Op-Ed: Fuels, emissions and sustainabilityWritten by Heather Ervin
By Nathan D. Wood, Carbon Reduction Scientist
Nathan Wood is a carbon reduction scientist at U.K.-based Tunley Engineering and is responsible for processing, analyzing, and presenting carbon assessment data. He combines this with finishing his Ph.D in “Modelling the Thermoelectric Properties of SrTiO3 and its (Nano-)composites” at the University of Huddersfield. He has an undergraduate background in chemistry, with his Ph.D focusing on computational materials science. Thus far, he has published one paper investigating defect chemistry in SrTiO3, with several more planned.
The shipping industry is a key economic driving-force of the world economy, with roughly 90% of traded goods reliant on shipping. However, the current generation of ships, and most port infrastructure, are heavily reliant on fossil fuels.
In recent years, there have been a number of regulations and targets put in place to reduce the greenhouse gases (GHG) produced by the shipping industry. The International Maritime Organization (IMO) has set strict goals to reduce the carbon footprint of international shipping by at least 40% by 2030, compared to 2008 levels. By 2050, the 2021 EU Green Deal sets goals for port cities to reduce their greenhouse gas emissions by 90%. The EU has also openly stated the need to include shipping in its Emissions Trading System (ETS), which places annual limits on company emissions and imposes financial penalties on those who exceed the limits.
Approximately 2.5% of the world’s CO2 emissions, or 940 MtCO2 per year, are attributed to shipping. The current fuel of choice for the shipping industry is heavy fuel oil (HFO), making up 72% of the total fuel consumption. A central issue with HFO is the release of pollutants such COx, NOx and SOx and particulate matter (PM) when combusted. According to estimates, 13% of the world’s SOx emissions come from the shipping sector. Emissions of SOx and NOx are of particular concern to human health. SOx can often exist as PM2.5, particles small-enough to enter directly into the human bloodstream through the lungs, contributing to a variety of health concerns.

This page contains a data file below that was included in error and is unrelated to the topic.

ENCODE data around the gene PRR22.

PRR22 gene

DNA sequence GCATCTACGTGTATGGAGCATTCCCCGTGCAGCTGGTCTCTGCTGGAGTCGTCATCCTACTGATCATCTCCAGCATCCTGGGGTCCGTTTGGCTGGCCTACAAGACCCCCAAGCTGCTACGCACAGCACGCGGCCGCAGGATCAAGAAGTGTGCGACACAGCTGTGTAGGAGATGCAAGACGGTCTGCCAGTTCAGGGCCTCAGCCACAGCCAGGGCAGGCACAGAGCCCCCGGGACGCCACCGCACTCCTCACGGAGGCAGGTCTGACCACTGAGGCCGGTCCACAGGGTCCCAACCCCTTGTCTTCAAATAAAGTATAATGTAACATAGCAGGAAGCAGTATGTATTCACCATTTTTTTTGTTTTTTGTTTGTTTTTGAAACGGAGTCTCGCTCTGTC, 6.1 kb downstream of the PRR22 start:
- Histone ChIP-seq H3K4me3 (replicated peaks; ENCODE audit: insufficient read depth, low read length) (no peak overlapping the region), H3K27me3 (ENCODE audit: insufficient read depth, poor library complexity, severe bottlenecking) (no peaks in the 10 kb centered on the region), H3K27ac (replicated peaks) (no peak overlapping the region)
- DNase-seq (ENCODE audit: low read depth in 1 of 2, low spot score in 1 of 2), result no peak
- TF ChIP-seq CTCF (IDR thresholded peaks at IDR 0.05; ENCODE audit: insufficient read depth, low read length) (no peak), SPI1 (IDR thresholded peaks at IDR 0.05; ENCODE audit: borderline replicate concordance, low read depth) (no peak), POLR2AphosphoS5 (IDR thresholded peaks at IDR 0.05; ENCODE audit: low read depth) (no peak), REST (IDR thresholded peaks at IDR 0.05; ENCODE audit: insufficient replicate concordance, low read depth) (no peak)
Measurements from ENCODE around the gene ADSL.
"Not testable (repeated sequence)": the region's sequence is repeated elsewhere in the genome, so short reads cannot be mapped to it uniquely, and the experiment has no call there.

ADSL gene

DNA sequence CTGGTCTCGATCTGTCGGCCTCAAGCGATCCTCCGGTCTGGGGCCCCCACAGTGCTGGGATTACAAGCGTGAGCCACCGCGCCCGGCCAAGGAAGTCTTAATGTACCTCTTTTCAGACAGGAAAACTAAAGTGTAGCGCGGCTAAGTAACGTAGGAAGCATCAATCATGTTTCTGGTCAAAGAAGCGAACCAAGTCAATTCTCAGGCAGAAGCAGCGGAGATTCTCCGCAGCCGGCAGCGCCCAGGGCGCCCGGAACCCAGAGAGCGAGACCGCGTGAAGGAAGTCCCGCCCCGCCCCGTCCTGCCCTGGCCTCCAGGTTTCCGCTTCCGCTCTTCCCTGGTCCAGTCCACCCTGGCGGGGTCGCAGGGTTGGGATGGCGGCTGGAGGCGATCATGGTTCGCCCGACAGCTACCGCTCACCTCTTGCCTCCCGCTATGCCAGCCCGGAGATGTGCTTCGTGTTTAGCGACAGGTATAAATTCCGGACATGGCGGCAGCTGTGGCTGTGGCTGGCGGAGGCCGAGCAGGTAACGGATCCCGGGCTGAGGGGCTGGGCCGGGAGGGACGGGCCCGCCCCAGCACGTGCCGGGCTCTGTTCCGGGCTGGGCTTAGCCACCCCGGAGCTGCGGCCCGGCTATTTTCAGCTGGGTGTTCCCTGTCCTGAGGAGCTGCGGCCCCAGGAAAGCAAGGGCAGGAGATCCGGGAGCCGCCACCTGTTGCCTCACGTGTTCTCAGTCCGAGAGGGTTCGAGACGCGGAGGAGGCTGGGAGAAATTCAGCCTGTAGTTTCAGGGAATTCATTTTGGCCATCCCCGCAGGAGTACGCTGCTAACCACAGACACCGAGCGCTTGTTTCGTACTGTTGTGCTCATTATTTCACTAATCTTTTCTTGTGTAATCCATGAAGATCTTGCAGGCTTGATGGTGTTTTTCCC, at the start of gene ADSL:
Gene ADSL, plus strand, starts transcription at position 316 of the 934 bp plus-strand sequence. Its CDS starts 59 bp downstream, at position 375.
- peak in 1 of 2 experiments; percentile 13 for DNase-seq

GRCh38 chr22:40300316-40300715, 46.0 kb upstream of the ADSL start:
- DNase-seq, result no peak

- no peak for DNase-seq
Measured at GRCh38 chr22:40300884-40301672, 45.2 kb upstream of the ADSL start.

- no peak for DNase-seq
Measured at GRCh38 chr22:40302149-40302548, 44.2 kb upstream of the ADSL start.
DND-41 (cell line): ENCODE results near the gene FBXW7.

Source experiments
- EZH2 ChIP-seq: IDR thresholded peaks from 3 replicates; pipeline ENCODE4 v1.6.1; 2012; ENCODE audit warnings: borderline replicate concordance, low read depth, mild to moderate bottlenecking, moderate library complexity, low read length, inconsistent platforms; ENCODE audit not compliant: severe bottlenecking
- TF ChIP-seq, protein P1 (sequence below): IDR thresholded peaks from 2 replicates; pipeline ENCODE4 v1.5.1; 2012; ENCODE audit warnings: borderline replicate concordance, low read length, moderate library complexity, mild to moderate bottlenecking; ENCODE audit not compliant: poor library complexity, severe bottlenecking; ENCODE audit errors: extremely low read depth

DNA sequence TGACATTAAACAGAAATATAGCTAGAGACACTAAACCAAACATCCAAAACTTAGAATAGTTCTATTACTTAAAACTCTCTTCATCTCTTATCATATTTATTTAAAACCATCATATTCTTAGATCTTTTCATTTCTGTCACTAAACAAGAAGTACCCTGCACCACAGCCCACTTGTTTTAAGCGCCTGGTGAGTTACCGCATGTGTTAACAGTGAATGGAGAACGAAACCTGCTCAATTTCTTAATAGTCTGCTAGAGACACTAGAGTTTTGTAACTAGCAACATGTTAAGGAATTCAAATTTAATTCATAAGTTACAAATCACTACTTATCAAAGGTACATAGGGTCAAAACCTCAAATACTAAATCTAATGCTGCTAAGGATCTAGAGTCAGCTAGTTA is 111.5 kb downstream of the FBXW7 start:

With a variety of potential fuel types available, the shipping industry is determinedly moving towards alternative fuels to decrease its environmental footprint. Potential future fuels like hydrogen and liquid natural gas (LNG) are gaining popularity. Nevertheless, these decisions raise concerns about sustainability and reliance on fossil fuels.
LNG has gained much popularity in recent years, now making up roughly 2% of fuel use. It is advantageous compared to HFO as it produces significantly lower pollutants, reducing SOx by over 90%, PM by over 95% and NOx by over 80%. However, compared to ships powered by heavy fuel oil, the production of LNG ships is substantially more expensive and continues the reliance on fossil fuels. There is also “methane slip”, the release of unburnt methane, a potent GHG, from LNG-powered engines. According to research by the European Transport and Environment (T&E) department, even under optimistic assumptions about methane slip, a shift to LNG may not reduce GHG emissions.
Hydrogen, as a fuel, is also discussed with great promise. When combusted, it burns very clean only producing water as a product. However, the current production of hydrogen is reliant on fossil fuel reforming, with 96% of all hydrogen currently produced this way. Although technologies such as electrolysis exist which can produce hydrogen from water using renewable electricity, currently, reforming fossil fuels is more economically viable. Another key issue is the higher production of NOx emission compared to burning fossil fuels, however, this can be mitigated through the use of technologies such as catalytic converters.
Ammonia has also gained much attention in recent years as a possible future fuel. Ammonia is made using by the catalytic reaction of nitrogen and hydrogen under high pressure and temperature. This process is highly energy intensive, leading to a large carbon footprint. Currently, most ammonia produced is produced via reforming methane into hydrogen. Like hydrogen, ammonia has the advantage of producing no CO2, SOx or PM when combusted, however, NOx emissions can be substantial in depending on the combustion conditions. However, these can be mitigated by optimizing the fuel-to-air ratio.